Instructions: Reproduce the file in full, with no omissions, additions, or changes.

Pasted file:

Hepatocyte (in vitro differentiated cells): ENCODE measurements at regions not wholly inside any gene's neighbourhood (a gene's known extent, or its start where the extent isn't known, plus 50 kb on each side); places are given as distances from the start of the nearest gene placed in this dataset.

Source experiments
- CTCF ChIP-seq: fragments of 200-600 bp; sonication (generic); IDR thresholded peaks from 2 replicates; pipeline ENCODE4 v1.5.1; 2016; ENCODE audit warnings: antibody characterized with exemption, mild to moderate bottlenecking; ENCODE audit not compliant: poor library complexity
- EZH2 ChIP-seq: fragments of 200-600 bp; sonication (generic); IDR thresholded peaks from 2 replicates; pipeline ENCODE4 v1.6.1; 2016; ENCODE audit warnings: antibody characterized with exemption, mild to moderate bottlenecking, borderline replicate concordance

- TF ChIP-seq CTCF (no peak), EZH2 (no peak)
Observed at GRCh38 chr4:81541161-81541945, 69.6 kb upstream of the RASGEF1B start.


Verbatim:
Hepatocyte (in vitro differentiated cells): ENCODE measurements at regions not wholly inside any gene's neighbourhood (a gene's known extent, or its start where the extent isn't known, plus 50 kb on each side); places are given as distances from the start of the nearest gene placed in this dataset.

Source experiments
- CTCF ChIP-seq: fragments of 200-600 bp; sonication (generic); IDR thresholded peaks from 2 replicates; pipeline ENCODE4 v1.5.1; 2016; ENCODE audit warnings: antibody characterized with exemption, mild to moderate bottlenecking; ENCODE audit not compliant: poor library complexity
- EZH2 ChIP-seq: fragments of 200-600 bp; sonication (generic); IDR thresholded peaks from 2 replicates; pipeline ENCODE4 v1.6.1; 2016; ENCODE audit warnings: antibody characterized with exemption, mild to moderate bottlenecking, borderline replicate concordance

- TF ChIP-seq CTCF (no peak), EZH2 (no peak)
Observed at GRCh38 chr4:81541161-81541945, 69.6 kb upstream of the RASGEF1B start.